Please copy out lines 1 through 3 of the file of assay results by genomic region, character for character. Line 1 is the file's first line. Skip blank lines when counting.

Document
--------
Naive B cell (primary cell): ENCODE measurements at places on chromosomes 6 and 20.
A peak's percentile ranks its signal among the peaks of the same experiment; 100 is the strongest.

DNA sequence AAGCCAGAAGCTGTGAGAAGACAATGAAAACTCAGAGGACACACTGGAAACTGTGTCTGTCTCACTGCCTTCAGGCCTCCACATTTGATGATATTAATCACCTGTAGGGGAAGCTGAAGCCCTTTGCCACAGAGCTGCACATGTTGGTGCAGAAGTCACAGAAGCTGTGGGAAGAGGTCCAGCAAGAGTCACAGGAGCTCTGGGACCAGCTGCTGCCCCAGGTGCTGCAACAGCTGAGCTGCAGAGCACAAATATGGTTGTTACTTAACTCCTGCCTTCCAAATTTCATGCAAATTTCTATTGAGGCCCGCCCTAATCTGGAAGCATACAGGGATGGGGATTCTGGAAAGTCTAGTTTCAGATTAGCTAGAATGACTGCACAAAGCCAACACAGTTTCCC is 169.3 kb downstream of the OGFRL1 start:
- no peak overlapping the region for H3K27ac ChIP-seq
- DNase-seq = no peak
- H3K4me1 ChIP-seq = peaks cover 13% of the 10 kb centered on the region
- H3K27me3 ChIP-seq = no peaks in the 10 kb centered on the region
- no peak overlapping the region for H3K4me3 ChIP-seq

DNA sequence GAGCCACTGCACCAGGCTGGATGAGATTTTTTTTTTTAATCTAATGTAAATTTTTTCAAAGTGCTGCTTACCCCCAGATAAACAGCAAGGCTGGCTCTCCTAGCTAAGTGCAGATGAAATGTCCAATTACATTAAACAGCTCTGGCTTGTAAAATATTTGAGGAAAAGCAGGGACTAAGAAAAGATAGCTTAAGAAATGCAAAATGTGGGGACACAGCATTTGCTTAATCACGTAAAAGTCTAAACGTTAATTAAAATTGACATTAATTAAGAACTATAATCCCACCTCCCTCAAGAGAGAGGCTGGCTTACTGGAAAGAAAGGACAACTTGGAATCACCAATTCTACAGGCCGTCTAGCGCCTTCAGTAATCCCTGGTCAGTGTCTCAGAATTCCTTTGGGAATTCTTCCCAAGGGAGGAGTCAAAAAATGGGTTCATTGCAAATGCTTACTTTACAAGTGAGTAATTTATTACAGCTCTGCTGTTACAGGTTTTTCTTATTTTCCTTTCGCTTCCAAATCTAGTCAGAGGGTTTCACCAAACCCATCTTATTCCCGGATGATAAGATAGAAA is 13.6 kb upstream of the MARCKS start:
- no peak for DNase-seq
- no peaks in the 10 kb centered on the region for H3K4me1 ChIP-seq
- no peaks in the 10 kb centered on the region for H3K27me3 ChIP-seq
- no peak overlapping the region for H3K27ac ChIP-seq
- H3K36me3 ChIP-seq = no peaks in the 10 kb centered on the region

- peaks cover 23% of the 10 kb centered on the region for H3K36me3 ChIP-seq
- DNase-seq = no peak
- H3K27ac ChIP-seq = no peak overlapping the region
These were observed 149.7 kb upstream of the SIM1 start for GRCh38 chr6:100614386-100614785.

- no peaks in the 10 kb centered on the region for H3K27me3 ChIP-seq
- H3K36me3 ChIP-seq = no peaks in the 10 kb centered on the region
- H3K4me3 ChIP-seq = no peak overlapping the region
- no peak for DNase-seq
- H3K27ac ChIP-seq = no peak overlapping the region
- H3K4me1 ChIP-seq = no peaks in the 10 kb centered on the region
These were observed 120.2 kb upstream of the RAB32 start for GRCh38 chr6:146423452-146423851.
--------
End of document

Naive B cell (primary cell): ENCODE measurements at places on chromosomes 6 and 20.
A peak's percentile ranks its signal among the peaks of the same experiment; 100 is the strongest.

DNA sequence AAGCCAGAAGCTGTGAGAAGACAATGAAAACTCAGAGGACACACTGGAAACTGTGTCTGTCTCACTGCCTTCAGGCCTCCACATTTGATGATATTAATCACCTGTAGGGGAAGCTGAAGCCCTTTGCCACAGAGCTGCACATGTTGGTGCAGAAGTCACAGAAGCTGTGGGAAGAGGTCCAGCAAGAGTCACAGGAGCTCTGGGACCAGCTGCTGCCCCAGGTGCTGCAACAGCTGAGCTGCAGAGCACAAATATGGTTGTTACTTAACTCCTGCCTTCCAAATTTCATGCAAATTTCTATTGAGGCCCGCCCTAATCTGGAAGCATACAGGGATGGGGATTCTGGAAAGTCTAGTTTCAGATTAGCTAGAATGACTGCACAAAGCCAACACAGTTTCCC is 169.3 kb downstream of the OGFRL1 start: